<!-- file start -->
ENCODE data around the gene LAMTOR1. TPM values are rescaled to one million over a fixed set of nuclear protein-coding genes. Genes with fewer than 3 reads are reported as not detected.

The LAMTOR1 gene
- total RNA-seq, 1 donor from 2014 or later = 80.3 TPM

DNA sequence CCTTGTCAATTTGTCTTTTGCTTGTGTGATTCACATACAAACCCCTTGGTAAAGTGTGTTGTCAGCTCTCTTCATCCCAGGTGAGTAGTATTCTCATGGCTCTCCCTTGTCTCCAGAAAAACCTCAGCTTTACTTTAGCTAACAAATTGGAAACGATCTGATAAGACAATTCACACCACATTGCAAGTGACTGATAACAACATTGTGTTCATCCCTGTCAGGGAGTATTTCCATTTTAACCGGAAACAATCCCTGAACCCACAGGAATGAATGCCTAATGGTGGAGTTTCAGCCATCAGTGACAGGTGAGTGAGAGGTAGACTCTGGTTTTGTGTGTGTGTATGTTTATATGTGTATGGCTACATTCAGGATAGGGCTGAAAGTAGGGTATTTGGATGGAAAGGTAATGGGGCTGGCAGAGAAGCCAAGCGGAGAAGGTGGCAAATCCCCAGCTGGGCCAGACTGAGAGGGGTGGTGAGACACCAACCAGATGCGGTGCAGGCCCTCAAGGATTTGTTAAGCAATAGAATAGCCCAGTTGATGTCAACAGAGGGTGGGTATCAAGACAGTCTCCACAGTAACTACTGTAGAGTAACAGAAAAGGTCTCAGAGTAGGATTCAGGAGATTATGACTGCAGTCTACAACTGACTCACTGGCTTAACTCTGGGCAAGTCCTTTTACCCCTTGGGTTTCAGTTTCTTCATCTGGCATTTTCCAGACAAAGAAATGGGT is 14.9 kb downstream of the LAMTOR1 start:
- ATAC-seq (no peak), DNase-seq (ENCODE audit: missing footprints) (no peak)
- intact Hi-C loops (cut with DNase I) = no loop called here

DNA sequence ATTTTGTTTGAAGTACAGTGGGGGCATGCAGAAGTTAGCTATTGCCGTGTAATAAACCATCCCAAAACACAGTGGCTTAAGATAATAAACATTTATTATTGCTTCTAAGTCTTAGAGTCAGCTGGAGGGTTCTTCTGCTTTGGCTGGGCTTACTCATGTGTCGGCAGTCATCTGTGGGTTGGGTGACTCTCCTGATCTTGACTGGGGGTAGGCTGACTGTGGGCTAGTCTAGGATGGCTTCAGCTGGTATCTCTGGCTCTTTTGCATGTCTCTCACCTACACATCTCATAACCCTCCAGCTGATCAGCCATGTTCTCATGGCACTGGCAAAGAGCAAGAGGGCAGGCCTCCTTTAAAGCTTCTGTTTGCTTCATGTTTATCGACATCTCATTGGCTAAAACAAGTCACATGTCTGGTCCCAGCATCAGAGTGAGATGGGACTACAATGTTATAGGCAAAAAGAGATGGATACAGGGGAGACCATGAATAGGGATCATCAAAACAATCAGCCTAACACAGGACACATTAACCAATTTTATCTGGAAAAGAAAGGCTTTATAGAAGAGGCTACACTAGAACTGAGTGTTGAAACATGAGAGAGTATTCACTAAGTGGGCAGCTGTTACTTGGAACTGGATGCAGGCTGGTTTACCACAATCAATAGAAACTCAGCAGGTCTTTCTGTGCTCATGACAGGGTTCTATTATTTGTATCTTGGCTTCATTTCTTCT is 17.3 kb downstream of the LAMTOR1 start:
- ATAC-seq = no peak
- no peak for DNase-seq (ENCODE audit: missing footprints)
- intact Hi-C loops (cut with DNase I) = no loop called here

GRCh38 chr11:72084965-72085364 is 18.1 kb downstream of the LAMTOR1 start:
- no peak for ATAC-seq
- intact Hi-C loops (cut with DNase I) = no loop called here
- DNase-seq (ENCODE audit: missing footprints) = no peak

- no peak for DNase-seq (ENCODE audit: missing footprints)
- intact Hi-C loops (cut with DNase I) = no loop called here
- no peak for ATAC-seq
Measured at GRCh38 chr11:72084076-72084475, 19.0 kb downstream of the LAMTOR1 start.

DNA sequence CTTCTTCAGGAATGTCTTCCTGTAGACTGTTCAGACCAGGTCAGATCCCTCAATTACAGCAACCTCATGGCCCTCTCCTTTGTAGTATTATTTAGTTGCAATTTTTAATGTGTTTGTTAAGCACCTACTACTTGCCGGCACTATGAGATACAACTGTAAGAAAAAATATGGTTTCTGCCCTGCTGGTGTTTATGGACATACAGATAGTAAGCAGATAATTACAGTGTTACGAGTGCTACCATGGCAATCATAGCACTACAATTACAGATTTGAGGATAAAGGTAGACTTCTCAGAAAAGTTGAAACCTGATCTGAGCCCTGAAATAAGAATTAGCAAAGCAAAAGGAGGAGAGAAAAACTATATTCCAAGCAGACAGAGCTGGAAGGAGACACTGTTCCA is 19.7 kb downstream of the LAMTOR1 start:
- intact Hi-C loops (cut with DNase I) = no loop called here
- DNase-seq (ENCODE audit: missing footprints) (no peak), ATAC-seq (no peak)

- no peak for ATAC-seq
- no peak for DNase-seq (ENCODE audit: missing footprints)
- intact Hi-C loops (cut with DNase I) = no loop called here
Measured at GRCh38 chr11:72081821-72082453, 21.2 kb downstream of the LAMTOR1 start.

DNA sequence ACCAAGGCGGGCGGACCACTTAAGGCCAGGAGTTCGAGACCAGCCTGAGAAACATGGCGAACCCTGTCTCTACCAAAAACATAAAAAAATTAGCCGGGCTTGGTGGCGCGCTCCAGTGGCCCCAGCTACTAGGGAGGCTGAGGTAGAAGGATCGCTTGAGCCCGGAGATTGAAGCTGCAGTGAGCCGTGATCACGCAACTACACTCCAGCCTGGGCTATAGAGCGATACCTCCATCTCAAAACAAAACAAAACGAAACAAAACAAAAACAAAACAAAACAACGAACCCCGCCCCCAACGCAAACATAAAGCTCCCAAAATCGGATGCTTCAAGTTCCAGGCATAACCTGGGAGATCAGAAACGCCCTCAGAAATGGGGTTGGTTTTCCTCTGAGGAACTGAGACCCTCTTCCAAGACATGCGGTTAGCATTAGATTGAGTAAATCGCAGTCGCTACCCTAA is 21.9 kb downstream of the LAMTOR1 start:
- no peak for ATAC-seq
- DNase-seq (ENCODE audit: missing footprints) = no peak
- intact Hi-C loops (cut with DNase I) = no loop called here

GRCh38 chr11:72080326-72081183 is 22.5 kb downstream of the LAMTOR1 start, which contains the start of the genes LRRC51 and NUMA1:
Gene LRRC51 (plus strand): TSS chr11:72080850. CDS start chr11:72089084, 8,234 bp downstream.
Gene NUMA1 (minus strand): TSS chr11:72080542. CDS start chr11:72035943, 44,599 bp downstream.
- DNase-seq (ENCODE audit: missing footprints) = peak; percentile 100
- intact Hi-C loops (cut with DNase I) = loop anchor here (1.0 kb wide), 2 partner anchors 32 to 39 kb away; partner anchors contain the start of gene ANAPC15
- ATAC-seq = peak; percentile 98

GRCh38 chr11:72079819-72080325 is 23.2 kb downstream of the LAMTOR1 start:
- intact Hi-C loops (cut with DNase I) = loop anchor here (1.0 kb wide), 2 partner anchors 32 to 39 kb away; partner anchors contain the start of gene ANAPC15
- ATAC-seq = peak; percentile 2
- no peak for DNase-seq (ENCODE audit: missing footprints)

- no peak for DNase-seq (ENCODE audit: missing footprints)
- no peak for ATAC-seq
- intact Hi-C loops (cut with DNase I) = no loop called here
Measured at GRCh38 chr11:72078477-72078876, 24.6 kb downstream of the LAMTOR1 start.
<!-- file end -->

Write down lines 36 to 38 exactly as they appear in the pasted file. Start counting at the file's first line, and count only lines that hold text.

GRCh38 chr11:72079819-72080325 is 23.2 kb downstream of the LAMTOR1 start:
- intact Hi-C loops (cut with DNase I) = loop anchor here (1.0 kb wide), 2 partner anchors 32 to 39 kb away; partner anchors contain the start of gene ANAPC15
- ATAC-seq = peak; percentile 2